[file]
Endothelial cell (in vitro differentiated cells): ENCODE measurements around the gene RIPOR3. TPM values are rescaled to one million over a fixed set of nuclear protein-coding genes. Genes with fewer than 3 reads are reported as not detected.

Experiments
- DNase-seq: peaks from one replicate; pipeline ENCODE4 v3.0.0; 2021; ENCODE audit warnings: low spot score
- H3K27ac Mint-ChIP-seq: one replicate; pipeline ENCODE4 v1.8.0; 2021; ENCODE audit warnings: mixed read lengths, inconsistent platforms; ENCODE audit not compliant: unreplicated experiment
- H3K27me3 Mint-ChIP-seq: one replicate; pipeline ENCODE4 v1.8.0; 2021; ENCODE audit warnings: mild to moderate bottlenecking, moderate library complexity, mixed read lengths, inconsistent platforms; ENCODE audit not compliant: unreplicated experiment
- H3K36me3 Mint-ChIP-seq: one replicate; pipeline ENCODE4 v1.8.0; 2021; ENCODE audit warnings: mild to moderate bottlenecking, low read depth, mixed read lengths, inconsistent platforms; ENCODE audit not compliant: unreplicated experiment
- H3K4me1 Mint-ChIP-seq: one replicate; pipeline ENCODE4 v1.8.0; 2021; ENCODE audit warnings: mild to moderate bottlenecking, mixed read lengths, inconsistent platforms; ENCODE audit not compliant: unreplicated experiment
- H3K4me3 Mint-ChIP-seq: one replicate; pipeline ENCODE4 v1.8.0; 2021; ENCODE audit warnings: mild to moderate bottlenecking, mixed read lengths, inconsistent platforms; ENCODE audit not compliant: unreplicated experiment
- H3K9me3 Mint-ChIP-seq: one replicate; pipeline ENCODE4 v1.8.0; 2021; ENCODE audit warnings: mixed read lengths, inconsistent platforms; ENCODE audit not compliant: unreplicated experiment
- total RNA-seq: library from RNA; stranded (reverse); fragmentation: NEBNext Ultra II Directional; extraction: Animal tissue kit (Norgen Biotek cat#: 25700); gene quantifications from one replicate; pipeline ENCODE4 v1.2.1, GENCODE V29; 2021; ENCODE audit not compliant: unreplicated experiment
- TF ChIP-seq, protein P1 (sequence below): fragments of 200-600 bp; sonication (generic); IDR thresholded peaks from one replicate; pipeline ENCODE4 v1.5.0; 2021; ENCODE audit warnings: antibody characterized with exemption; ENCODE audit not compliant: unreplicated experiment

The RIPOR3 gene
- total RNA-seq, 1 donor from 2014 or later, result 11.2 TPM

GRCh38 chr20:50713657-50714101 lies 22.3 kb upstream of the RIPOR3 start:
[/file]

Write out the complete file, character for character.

Endothelial cell (in vitro differentiated cells): ENCODE measurements around the gene RIPOR3. TPM values are rescaled to one million over a fixed set of nuclear protein-coding genes. Genes with fewer than 3 reads are reported as not detected.

Experiments
- DNase-seq: peaks from one replicate; pipeline ENCODE4 v3.0.0; 2021; ENCODE audit warnings: low spot score
- H3K27ac Mint-ChIP-seq: one replicate; pipeline ENCODE4 v1.8.0; 2021; ENCODE audit warnings: mixed read lengths, inconsistent platforms; ENCODE audit not compliant: unreplicated experiment
- H3K27me3 Mint-ChIP-seq: one replicate; pipeline ENCODE4 v1.8.0; 2021; ENCODE audit warnings: mild to moderate bottlenecking, moderate library complexity, mixed read lengths, inconsistent platforms; ENCODE audit not compliant: unreplicated experiment
- H3K36me3 Mint-ChIP-seq: one replicate; pipeline ENCODE4 v1.8.0; 2021; ENCODE audit warnings: mild to moderate bottlenecking, low read depth, mixed read lengths, inconsistent platforms; ENCODE audit not compliant: unreplicated experiment
- H3K4me1 Mint-ChIP-seq: one replicate; pipeline ENCODE4 v1.8.0; 2021; ENCODE audit warnings: mild to moderate bottlenecking, mixed read lengths, inconsistent platforms; ENCODE audit not compliant: unreplicated experiment
- H3K4me3 Mint-ChIP-seq: one replicate; pipeline ENCODE4 v1.8.0; 2021; ENCODE audit warnings: mild to moderate bottlenecking, mixed read lengths, inconsistent platforms; ENCODE audit not compliant: unreplicated experiment
- H3K9me3 Mint-ChIP-seq: one replicate; pipeline ENCODE4 v1.8.0; 2021; ENCODE audit warnings: mixed read lengths, inconsistent platforms; ENCODE audit not compliant: unreplicated experiment
- total RNA-seq: library from RNA; stranded (reverse); fragmentation: NEBNext Ultra II Directional; extraction: Animal tissue kit (Norgen Biotek cat#: 25700); gene quantifications from one replicate; pipeline ENCODE4 v1.2.1, GENCODE V29; 2021; ENCODE audit not compliant: unreplicated experiment
- TF ChIP-seq, protein P1 (sequence below): fragments of 200-600 bp; sonication (generic); IDR thresholded peaks from one replicate; pipeline ENCODE4 v1.5.0; 2021; ENCODE audit warnings: antibody characterized with exemption; ENCODE audit not compliant: unreplicated experiment

The RIPOR3 gene
- total RNA-seq, 1 donor from 2014 or later, result 11.2 TPM

GRCh38 chr20:50713657-50714101 lies 22.3 kb upstream of the RIPOR3 start: